Finally I got my hands on Da Vinci Code. Popularity of this book has become some kind of myth in recent times. Undoubtedly it has become a worldwide best seller. After it was recommended to me by a friend, most days I see some mention in newspaper or people reading it in trains. In my circle of acquaintances, only new films, TV shows and music gets discussed and never a book – this may be the rare one. How many times have you discussed a new book release, checked reviews and tried to read it hot-from-the-oven not like after 50 years from the time of publishing? I watched a TV documentary called “Real Da Vinci Code” which visited all the sites mentioned in the book and ended up refuting many of the claims made in the book. I walk by a 175 year old Mary Magdalene church every morning and have visited Rome, Vatican, Paris, Lovre and London in recent times – that must be all the reasons to read this book.

I did contemplate buying it, but somehow decided against it, tried borrowing from friends and borrowing from library. Library had very few copies and they said another ten or so copies have been ordered, so finally placed a reservation and got it.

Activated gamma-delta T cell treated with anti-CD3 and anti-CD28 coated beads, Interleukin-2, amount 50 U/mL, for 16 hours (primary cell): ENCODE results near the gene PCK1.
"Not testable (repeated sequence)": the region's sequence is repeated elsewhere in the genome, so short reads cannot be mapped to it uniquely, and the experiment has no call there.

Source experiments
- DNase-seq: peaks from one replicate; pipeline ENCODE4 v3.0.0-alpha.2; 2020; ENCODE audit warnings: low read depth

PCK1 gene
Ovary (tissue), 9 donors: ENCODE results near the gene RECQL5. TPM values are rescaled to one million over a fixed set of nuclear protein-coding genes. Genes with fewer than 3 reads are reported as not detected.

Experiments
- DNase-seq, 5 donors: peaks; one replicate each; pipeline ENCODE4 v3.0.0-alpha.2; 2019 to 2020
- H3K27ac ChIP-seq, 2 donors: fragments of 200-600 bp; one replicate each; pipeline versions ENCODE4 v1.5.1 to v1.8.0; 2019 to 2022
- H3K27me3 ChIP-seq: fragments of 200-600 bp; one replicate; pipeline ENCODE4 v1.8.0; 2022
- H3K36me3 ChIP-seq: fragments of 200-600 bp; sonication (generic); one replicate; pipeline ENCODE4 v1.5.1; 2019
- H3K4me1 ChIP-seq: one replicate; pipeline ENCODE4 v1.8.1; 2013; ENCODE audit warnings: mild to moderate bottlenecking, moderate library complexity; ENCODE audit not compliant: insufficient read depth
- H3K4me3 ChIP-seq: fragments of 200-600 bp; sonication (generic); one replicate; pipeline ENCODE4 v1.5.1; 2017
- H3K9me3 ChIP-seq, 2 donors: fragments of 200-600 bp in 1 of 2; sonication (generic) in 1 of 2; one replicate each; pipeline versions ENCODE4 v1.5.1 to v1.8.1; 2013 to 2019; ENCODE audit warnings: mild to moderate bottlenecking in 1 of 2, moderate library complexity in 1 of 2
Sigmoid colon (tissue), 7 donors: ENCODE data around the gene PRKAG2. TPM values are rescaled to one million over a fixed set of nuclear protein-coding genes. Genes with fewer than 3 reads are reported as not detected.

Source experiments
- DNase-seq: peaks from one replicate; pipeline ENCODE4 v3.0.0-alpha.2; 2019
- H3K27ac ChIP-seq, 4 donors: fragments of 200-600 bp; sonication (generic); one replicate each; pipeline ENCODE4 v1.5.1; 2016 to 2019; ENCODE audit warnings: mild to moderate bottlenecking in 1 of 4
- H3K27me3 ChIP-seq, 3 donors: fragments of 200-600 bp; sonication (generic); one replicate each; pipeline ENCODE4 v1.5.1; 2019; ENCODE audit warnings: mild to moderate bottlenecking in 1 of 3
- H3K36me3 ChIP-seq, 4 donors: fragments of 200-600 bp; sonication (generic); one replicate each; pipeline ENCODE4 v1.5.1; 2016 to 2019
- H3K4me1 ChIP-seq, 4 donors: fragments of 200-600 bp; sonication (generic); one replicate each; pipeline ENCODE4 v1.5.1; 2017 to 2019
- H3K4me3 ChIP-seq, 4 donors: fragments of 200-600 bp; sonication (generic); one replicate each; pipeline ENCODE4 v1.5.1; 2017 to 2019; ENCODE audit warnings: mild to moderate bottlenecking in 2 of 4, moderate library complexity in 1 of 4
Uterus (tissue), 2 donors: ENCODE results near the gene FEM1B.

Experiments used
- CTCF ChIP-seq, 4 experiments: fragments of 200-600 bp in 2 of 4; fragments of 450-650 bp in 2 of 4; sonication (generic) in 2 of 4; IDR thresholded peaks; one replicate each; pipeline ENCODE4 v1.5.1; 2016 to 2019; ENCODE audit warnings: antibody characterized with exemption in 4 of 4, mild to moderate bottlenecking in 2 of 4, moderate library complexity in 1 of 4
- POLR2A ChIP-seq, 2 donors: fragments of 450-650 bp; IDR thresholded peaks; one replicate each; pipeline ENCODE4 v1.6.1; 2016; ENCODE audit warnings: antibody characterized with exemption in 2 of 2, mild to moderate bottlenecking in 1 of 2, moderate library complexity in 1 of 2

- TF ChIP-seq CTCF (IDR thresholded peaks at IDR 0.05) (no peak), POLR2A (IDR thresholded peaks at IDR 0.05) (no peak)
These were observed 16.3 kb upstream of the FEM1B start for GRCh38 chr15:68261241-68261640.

Against my best judgment, I described the quest for the book in so much detail to start with saying this – it didn’t live up to my expectations. In the same breath, I have to say that it was an interesting read, a very light one at that. I imagined it would be one of the best narratives to catch attention of so many people, but it was rather like a delicious sounding dish gone sour at places.

This one would definitely make you wonder why it has attracted so many people. Story plays the main role, it is something like you got a meaty idea for a story and then you invent some characters – professor to explain the concept, students to get suitably impressed hearing the hackneyed stories about PHI and produce adequate oohs and aahs etc. Narrative will have to compete hard against children’s books and still might find it hard to win. It is just a regular “thriller”.

Some of the ideas seemed preposterous to me. About the V formed by two people indicating sacred feminine, reverse V indicating male and the whole structure saying M and hence indicating Mary Magdalene etc. I think this is the problem of anything which is not scientific – anything can be proposed and there is no way somebody can prove or disprove. It is like somebody trying to find sexual connotations of 90’s America by analysing Friends TV series.